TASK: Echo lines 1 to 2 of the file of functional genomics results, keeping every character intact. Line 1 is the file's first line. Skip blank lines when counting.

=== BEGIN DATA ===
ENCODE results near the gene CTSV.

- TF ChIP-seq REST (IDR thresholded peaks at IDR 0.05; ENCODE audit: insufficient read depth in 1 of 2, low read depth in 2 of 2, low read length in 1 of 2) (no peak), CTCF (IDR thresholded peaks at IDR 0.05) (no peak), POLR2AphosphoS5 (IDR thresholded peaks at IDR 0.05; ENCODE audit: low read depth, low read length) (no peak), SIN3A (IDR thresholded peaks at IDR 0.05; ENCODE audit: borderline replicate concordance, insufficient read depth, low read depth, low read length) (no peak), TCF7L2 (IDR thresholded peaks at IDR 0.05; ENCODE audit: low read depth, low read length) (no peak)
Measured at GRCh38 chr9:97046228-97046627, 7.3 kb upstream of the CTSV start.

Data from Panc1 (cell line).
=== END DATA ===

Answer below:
ENCODE results near the gene CTSV.

- TF ChIP-seq REST (IDR thresholded peaks at IDR 0.05; ENCODE audit: insufficient read depth in 1 of 2, low read depth in 2 of 2, low read length in 1 of 2) (no peak), CTCF (IDR thresholded peaks at IDR 0.05) (no peak), POLR2AphosphoS5 (IDR thresholded peaks at IDR 0.05; ENCODE audit: low read depth, low read length) (no peak), SIN3A (IDR thresholded peaks at IDR 0.05; ENCODE audit: borderline replicate concordance, insufficient read depth, low read depth, low read length) (no peak), TCF7L2 (IDR thresholded peaks at IDR 0.05; ENCODE audit: low read depth, low read length) (no peak)